The COVID-19 pandemic, along with the Russia-Ukraine war have thrown many spanners in the works of the old-world order. Gone are the days of unopposed unipolarity. We now live in an era of fast emerging multipolarity, seeing China, Russia, Turkey, Iran, South Africa, Venezuela, as well as Brazil all in their own ways emerging as poles around which parts of the world orbit.
The era of preaching in the dogmatic tone of a proselytizer about the benefits of offshoring has come to an abrupt end as supply chains shut down due to sanctions caused by war or outbreaks of COVID-19. The time of unregulated and single-minded domination by capital and capitalists is under question in a way which it hasn’t since the inter-war period, which gave birth to and led to the current rule of the CPC, CPV, Cambodia, Korea, and ANC.
The winds of change are so apparent that even our local political parties that have sold their souls or blindly follow US ideology can see the windsock changing direction. This is apparent in the PNP with the pandering by Mark Golding, who said the Government should allocate $40 billion to alleviate the impact of these global issues while doing other social investment. We can safely say it was pandering as no figures to challenge or force the Government were brought. Instead, when he was refused he ran with the soundbite as opposed to offering a firm rebuttal.
The Government also sees the changes in the wind and this is seen by the Agriculture Ministry’s “new” policy of eating smart, growing smart. This is just a new spin on the old “eat what you grow” resurrected by the Bruce Golding Administration and initially launched by Michael Manley all the way back in the 70s.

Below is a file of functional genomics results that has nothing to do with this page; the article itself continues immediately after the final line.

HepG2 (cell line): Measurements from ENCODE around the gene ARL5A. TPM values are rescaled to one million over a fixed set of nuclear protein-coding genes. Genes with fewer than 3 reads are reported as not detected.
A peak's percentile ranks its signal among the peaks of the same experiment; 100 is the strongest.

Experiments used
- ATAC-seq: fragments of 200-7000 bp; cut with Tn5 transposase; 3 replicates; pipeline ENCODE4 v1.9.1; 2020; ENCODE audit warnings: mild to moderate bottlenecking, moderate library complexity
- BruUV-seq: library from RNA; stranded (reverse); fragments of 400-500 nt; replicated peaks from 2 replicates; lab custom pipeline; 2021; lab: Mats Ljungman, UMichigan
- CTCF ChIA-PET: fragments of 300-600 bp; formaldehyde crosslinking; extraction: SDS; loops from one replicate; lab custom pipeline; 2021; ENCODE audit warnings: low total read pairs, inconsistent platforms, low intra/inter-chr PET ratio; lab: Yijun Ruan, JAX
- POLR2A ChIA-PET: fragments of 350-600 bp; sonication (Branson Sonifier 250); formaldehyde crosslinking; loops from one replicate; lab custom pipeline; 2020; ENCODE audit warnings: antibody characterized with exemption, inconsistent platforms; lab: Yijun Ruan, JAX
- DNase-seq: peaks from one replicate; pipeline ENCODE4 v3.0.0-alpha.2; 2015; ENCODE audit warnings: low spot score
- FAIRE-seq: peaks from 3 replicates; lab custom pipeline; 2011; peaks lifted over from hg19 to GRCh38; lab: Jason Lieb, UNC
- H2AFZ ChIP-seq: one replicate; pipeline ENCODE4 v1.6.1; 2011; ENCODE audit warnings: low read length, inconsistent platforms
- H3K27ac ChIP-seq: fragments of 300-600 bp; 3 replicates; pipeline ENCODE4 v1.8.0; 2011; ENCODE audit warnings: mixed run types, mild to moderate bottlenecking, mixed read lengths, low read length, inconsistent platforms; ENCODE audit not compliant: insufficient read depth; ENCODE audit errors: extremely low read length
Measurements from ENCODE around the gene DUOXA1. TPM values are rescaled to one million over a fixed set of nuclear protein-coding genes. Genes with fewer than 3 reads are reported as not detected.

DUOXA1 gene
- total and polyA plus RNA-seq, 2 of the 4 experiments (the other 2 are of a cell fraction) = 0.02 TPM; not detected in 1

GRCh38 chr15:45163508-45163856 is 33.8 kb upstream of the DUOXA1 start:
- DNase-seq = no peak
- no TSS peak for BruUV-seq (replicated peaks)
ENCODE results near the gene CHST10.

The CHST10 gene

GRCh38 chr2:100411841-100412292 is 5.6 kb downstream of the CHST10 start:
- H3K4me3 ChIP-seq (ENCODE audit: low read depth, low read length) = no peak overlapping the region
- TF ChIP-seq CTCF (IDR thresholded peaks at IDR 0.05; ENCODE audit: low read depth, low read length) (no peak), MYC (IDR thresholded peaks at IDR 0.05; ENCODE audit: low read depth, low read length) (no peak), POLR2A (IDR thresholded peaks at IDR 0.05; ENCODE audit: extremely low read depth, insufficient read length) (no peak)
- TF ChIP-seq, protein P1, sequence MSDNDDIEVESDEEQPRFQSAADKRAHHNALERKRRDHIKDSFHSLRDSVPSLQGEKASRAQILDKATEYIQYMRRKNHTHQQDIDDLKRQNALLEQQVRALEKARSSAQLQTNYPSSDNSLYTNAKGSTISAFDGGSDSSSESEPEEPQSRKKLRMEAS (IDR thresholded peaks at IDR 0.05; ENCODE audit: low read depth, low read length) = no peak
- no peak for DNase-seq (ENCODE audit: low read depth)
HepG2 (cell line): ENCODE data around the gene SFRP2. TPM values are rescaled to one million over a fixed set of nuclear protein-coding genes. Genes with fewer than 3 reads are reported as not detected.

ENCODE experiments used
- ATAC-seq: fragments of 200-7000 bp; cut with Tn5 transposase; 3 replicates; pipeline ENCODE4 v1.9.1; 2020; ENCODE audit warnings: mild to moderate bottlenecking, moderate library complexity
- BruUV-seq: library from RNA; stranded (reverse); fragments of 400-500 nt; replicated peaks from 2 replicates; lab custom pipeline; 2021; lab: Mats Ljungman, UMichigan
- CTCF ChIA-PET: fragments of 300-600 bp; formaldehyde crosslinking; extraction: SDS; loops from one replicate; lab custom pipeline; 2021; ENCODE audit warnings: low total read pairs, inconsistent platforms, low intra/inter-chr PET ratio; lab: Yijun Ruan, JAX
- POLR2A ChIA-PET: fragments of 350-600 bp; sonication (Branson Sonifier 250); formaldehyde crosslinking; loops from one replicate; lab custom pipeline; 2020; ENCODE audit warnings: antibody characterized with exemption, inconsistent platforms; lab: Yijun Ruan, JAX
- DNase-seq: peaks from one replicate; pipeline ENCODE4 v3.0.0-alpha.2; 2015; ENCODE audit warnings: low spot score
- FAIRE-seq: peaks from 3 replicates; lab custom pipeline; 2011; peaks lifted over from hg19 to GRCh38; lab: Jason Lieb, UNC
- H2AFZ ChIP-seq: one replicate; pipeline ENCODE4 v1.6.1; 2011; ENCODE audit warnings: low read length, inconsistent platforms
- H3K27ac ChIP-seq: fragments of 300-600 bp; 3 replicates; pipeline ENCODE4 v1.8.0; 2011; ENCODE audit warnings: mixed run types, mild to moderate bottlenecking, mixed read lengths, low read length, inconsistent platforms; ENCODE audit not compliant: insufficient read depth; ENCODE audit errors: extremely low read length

The plan has a banner programme of substituting wheat flour with other local flours made from breadfruit, cassava as well as flours from other produce. It will see not only the promotion of the flour locally but also see the flour geared towards export and being assisted by the Cuban Government who have a history in the technical areas of substitution.
This, on the face of what is presented, is a farce and not a serious proposal. It is pandering, and like Mark Golding, good pandering in the right direction but not a serious plan to do the thing they claim to do. In Mark’s case ease suffering during these times and in Charles Jnr’s case create/improve food security.
Why is this pandering, why do I say this is not a serious endeavour based on what has been shown? The first and obvious is the fact that to realistically do this substitution we would have to slap odious tariffs on wheat flour to stop its mass importation. I am for this. It would protect our farmers by providing a secure market and room to grow and experiment securely, but the JLP, as the PM has said, is capitalist to the core and such a move is not in vogue in the latest pro-capitalist readings.
Is the JLP now demanding that the State play a leading role in the commanding heights of the economy? I am for such a move, but I do not think the JLP is, even if the minister is of that mind.
On that note, has the minister spoken to the many industrialists who use wheat in their manufacturing? The feeling is that no word has been had with them, and while they, in theory, see it as a good move, they state — with proof — that they have been burnt by the State so many times in other areas relating to agriculture that they simply don’t trust them.
Companies were eager to get on board with cassava as a substitute in beer when the Golding Administration preached “eat what you grow” during the 2008 global economic crash, but after the global and local economies regained strength, they were left to flounder.